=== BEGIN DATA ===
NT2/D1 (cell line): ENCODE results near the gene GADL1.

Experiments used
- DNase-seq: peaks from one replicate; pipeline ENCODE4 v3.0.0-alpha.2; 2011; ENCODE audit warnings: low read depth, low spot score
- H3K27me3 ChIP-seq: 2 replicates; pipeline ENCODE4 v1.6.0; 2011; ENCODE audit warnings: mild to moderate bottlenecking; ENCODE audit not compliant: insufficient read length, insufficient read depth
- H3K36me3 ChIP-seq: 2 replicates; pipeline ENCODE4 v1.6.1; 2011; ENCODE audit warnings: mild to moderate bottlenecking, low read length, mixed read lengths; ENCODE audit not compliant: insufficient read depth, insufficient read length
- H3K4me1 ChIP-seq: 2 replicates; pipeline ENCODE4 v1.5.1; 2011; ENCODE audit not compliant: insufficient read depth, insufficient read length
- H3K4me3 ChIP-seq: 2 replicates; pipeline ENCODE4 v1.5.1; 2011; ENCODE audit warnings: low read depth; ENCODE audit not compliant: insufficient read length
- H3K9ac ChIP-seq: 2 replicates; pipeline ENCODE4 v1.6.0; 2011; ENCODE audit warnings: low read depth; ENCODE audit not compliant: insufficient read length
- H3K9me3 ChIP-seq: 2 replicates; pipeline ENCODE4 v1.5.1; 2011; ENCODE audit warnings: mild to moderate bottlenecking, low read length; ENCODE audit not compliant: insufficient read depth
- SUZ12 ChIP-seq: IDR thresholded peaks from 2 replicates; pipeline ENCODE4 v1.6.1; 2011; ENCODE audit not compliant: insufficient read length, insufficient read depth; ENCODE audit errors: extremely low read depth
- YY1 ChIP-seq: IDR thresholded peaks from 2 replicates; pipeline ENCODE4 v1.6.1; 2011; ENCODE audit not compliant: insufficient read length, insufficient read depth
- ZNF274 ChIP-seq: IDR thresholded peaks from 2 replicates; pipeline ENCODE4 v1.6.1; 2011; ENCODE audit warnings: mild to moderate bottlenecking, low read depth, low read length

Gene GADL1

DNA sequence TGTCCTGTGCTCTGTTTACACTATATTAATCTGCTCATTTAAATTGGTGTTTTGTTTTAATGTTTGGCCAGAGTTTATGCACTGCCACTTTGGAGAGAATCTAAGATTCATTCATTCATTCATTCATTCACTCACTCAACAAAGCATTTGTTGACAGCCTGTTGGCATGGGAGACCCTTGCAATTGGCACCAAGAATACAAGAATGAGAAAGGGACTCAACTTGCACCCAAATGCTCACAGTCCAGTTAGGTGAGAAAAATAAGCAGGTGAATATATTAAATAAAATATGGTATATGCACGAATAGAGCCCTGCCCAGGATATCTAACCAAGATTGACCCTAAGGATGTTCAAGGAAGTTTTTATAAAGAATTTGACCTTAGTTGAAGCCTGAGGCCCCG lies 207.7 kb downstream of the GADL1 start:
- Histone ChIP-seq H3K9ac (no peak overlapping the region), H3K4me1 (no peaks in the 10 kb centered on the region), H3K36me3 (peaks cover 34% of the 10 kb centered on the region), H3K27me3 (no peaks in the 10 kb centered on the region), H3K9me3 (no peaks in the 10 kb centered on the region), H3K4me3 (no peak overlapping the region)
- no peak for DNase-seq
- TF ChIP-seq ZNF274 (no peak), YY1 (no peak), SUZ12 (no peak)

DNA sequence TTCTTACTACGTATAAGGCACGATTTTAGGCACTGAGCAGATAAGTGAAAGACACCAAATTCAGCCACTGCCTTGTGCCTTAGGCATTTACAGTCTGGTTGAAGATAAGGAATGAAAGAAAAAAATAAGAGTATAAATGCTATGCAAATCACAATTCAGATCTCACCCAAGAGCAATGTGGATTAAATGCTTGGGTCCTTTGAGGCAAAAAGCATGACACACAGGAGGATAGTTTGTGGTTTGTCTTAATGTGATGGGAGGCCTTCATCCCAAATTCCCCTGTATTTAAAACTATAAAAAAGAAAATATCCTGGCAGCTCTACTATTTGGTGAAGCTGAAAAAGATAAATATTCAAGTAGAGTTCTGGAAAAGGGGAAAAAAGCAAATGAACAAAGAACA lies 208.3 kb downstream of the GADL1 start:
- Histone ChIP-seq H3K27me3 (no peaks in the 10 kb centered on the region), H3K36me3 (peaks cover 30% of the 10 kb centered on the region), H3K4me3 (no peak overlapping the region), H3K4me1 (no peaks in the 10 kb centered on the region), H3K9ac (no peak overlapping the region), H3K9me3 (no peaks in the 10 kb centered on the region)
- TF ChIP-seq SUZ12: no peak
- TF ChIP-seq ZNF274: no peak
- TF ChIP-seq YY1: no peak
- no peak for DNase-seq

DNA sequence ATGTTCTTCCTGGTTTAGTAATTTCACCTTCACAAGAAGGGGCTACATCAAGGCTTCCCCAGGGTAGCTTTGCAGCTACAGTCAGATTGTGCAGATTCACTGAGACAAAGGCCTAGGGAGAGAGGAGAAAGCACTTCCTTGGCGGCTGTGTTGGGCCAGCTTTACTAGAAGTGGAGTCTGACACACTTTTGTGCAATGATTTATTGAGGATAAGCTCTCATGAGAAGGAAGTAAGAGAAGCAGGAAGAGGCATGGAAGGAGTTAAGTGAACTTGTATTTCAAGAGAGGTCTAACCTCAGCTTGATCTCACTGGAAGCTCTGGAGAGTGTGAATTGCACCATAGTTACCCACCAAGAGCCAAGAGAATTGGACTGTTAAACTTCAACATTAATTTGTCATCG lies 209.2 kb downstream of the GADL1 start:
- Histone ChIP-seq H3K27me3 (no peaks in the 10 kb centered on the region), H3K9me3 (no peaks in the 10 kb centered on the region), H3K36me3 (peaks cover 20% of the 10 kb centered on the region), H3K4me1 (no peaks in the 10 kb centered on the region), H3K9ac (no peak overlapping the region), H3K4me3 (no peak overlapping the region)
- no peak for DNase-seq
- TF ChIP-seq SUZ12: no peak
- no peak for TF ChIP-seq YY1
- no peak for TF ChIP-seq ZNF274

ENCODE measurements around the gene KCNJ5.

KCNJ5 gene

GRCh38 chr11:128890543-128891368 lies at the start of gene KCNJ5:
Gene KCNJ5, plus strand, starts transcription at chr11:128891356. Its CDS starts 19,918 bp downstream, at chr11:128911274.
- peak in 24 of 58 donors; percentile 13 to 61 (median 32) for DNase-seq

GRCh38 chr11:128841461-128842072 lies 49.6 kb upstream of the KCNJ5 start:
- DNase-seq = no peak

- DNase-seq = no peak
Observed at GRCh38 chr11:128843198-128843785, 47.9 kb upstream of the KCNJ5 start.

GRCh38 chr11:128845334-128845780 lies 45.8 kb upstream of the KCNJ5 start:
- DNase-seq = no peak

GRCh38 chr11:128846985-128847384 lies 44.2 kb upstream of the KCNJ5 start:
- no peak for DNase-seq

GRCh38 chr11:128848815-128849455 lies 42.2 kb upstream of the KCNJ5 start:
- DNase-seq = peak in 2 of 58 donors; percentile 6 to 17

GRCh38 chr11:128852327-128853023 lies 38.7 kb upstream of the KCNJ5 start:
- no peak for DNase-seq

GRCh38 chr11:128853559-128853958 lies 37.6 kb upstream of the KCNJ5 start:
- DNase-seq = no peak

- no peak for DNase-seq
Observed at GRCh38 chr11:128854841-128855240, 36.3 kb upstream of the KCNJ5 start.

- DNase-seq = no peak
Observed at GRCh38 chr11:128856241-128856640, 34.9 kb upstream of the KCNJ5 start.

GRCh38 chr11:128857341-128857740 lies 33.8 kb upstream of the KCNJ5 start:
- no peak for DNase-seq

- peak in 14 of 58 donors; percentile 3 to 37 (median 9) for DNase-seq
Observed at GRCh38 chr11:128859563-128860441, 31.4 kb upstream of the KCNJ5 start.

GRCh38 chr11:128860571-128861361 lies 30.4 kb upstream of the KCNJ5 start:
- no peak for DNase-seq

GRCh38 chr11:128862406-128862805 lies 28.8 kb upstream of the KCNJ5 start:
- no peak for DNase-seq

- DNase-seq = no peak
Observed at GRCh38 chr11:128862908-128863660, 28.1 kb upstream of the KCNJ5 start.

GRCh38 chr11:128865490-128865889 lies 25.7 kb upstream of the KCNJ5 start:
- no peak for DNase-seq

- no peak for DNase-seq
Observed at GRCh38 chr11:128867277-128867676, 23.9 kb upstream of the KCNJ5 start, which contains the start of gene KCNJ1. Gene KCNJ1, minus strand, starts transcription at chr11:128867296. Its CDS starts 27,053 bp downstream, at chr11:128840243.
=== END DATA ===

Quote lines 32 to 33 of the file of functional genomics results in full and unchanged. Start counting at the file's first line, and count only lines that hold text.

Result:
GRCh38 chr11:128890543-128891368 lies at the start of gene KCNJ5:
Gene KCNJ5, plus strand, starts transcription at chr11:128891356. Its CDS starts 19,918 bp downstream, at chr11:128911274.